The song’s Scots title may be translated into English literally as “old long since”, or more idiomatically, “long long ago”, “days gone by” or “old times”.
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MY BLOG features INTERVIEWS with  best-selling AUTHORS!   Did you miss the past few months?   October’s author was Donna Kauffman. November: Rita Avaud a Najm. December: British writer, J.G. Dow. 
                                                                                   
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Interview with British Writer, J.G. Dow

TS.   A ‘cozy’ writer from the UK and new to the scene.  James lived for a few years in the North of England and spent a while living in Manchester. He says that’s why he is fairly comfortable writing about the city. He went to University in Manchester many years ago and “still miss the place sometimes now and have good memories!”  When not writing fiction he enjoys walks in the country and indulging in a spot of cooking now and then. He has been known to pen the occasional poem.  Jane of Manchester is his debut novel. 

Q. Where do you write? Do you have a special room, shed, barn, special space for your writing? (please provide a photo/s of your shed, room, closet, barn….)

JG. I write in my bedroom, sit in an easy chair surrounded by books and cd’s and pictures on the walls. It’s comfortable and warm and a good place to settle into a bit of writing. It’s nice to be cosy when being creative!

Q. Do you have any special rituals when you sit down to write? (a neat work space, sharpened #2 pencils, legal pad, cup of tea, glass of brandy, favorite pajamas, etc.)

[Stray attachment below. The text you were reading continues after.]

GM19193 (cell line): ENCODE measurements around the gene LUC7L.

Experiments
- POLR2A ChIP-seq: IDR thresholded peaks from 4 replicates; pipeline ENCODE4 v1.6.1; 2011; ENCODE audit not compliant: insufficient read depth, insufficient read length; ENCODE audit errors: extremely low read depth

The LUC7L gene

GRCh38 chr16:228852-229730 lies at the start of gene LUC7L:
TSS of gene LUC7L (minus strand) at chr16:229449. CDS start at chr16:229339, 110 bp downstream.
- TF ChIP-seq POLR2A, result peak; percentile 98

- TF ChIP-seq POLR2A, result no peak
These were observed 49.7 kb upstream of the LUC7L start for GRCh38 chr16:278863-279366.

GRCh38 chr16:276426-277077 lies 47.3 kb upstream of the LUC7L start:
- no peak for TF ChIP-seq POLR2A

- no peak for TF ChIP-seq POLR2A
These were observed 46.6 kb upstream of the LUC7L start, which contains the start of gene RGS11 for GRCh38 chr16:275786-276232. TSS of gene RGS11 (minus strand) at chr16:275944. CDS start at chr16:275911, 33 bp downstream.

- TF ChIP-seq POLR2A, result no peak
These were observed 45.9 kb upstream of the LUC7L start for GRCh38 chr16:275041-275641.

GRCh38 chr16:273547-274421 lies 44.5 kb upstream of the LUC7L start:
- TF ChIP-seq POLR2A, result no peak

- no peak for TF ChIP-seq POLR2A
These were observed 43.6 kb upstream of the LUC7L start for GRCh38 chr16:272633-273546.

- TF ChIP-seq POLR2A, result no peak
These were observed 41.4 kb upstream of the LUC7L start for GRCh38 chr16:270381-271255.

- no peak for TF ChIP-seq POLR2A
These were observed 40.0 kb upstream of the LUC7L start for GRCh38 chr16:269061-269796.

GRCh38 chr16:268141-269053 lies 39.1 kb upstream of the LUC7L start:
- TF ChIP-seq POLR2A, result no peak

JG. I like to have a bottle of Berocca vitamin drink sometimes or a cup of tea but water is fine as well. I think a Brandy would make the creative process a bit hazy although some famous writers like Bukowski obviously liked a tipple while at the typewriter I suppose…each to their own!

Q. Could you tell us something about yourself that we might not already know?

JG. I play the guitar and like reading and also listen to a wide variety of music and tend to enjoy going out for a few drinks on a weekend followed by a nice hot curry! The North of England is a good place for spicy food!

Q. Do you have a set time each day (or night) to write?

JG. I write in the evening mainly as it can be noisy where I live in the daytime. I used to write through the night but I find I get too tired to do that nowadays and it can be a bit exhausting so sometime between 5pm and 8pm is a decent period to get on with it.

Q. What’s your best advice to other writers for overcoming procrastination?

JG. I suppose just keep at it and try not to get stressed out…maybe do something else for a while till the mood returns and remember to make writing enjoyable otherwise it won’t flow. If you feel too tired one day, don’t bother and try again the next day when you feel more energized!